health savings accounts

The Internal Revenue Service (IRS) recently announced the cost-of-living adjustments to the applicable dollar limits for various employer-sponsored retirement and welfare plans for 2018. Although some of the dollar limits currently in effect for 2017 will remain the same, the majority of the limits will experience minor increases for 2018.

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In a recent webinar, Jake Mattinson and Sarah Raaii discussed the basics of health savings accounts (HSAs) and health flexible spending accounts. They provided an overview of the various regulations surrounding HSA, such as eligibility requirements, high deductible health plans, and contributions and distributions, and cafeteria plans. Additionally, they analyzed the differences between HSAs and Health FSAs and HRAs.

View the full presentation.

The Internal Revenue Service (IRS) recently announced the cost-of-living adjustments to the applicable dollar limits on various employer-sponsored retirement and welfare plans for 2015. Although many dollar limits currently in effect for 2014 will change, some limits will remain unchanged for 2015.

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The Internal Revenue Service (IRS) recently announced cost-of-living adjustments to the applicable dollar limits on various employer-sponsored retirement and welfare plans for 2014. Although many dollar limits currently in effect for 2013 will change, some limits will remain unchanged for 2014. This On the Subject provides a chart of these 2014 cost-of-living changes.

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by Amy M. Gordon and Susan Nash

The Internal Revenue Service (IRS) has released the 2012 version of Form 8889 (Health Savings Accounts [HSA]) and its Instructions.  The Form 8889 is filed by HSA holders as an attachment to the IRS Form 1040.  The Form 8889 is generally used to report contributions and distributions to and from the HSA.  The 2012 versions of the form and instructions are substantially similar to the 2011 versions, however the 2012 form and instructions have been updated to include the 2012 contribution limits, and to reflect that qualified HSA distributions from health flexible spending accounts (FSA) or health reimbursement accounts (HRA) are no longer permitted.  Please note the 2012 HSA contribution limits are $3,100 for an individual and $6,250 for a family.  

by Elizabeth A. Savard, Todd A. Solomon and Brian J. Tiemann

The Illinois Department of Revenue recently issued guidance reversing its position on the state income tax treatment of benefits for non-dependent civil union partners.

Federal law excludes amounts that an employer pays toward medical, dental or vision benefits for an employee and the employee’s spouse or dependents from the employee’s taxable income.  However, because civil union partners are not recognized under federal law, employers that provide these same benefits to employees’ civil union partners must impute the fair market value of the coverage as income to the employee that is subject to federal income tax, unless the civil union partner otherwise qualifies as the employee’s “dependent” pursuant to Section 152 of the Internal Revenue Code.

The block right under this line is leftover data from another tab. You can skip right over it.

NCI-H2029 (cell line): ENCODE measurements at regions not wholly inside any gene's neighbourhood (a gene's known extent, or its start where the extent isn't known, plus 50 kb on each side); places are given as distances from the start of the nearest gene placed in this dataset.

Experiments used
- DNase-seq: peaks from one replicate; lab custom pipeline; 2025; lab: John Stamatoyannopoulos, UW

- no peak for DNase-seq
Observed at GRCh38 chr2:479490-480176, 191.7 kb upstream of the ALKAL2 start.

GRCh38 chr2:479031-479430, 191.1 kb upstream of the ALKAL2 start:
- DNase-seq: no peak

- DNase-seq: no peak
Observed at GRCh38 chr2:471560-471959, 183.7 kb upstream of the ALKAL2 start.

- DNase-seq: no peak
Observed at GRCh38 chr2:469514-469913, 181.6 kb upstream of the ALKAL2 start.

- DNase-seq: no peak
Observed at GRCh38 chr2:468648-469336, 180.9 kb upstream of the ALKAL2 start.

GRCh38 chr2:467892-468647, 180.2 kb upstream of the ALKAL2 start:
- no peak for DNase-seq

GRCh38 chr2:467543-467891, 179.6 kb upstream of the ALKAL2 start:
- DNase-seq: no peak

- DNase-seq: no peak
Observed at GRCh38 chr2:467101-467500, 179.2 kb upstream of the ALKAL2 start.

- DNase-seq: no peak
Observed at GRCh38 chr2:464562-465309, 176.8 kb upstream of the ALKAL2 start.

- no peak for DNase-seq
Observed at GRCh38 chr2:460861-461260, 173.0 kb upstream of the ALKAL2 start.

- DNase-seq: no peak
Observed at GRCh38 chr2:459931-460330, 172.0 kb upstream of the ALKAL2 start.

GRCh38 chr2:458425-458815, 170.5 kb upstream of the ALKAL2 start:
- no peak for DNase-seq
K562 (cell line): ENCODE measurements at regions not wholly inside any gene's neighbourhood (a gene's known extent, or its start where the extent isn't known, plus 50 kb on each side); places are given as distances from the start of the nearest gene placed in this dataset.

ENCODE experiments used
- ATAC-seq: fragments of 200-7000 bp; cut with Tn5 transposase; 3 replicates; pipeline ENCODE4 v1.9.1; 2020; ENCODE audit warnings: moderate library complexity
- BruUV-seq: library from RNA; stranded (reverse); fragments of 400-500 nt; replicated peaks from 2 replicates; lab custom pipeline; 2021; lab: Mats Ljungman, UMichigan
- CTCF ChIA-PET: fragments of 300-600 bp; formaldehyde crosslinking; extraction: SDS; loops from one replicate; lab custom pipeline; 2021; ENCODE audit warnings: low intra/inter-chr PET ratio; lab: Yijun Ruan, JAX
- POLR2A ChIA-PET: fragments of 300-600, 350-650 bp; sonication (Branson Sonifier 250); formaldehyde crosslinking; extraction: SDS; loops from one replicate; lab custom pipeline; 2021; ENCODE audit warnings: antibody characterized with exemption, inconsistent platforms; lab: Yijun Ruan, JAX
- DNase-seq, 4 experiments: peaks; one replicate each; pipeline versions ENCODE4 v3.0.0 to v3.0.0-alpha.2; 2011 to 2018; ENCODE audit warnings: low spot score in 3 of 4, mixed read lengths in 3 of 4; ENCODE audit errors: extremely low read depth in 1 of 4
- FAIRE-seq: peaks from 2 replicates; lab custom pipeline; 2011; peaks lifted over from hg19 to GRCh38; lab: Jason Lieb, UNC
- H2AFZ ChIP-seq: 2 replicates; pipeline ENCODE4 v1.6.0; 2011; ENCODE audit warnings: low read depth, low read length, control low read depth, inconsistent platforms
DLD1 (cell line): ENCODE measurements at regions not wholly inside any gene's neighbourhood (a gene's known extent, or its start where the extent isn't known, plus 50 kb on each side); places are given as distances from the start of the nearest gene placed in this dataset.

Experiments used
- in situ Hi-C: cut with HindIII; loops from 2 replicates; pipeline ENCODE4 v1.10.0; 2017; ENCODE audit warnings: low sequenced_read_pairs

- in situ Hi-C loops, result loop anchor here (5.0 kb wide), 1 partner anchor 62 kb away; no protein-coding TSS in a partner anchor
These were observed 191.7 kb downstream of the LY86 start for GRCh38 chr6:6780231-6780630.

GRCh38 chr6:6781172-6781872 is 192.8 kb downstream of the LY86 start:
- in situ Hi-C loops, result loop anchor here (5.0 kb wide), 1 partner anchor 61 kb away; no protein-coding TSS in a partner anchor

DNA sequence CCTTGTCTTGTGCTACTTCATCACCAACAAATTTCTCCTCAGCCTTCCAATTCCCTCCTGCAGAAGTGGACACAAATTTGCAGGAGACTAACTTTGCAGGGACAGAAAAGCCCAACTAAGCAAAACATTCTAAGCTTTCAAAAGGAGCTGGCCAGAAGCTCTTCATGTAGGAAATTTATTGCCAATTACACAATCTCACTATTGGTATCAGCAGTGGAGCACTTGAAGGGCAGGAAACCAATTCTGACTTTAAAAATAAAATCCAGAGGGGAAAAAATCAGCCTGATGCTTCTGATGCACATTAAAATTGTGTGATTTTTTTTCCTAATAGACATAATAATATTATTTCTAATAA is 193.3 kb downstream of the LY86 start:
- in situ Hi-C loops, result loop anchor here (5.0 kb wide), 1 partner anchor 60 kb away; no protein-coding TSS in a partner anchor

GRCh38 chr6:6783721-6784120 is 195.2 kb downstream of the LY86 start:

The Illinois Department of Revenue previously indicated that Illinois would follow the federal approach in taxing the fair market value of employer-provided coverage for non-dependent civil union partners because state law did not provide an exemption from such taxation.  However, recent guidance issued by the Department of Revenue reverses that position and indicates that employer-provided benefits for a non-dependent civil union partner are now exempt from Illinois state income taxation.  Illinois civil union partners are directed to calculate their state income taxes by completing a mock federal income tax return as if they were married for purposes of federal law.

In addition, for federal tax purposes, employees may not make pre-tax contributions to a Section 125 cafeteria plan on behalf of a non-dependent civil union partner (i.e., contributions for the partner generally must be after-tax) and may not receive reimbursement for expenses of the non-dependent civil union partner from flexible spending accounts (FSAs), health reimbursement accounts (HRAs) or health savings accounts (HSAs).  However, for Illinois state tax purposes, the employee now can be permitted to pay for the non-dependent civil union partner’s coverage on a pre-tax basis.

Employers providing medical, dental or vision benefits to civil union partners residing in Illinois should take action to structure their payroll systems to tax employees on the fair market value of coverage for employees’ non-dependent civil union partners for federal income tax purposes, but not for state purposes.
 

by Raymond M. Fernando, Diane M. Morgenthaler and Adrienne Walker Porter

The IRS recently announced the 2012 cost-of-living adjustments to the applicable dollar limits for various employer-sponsored retirement and welfare plans.  Plan sponsors should update payroll and plan administration systems for the new 2012 cost-of-living adjustments and should incorporate the new limits in relevant participant communications, like open enrollment materials and summary plan descriptions.  Also, because 2012 marks the first year that the IRS has increased employee benefit plan limits since 2009, plan sponsors may want to consider updating plan documents to include the new cost-of-living adjustments, to the extent such adjustments are not automatically incorporated by cross-reference.  Please click here for a full list of the 2012 IRS limits.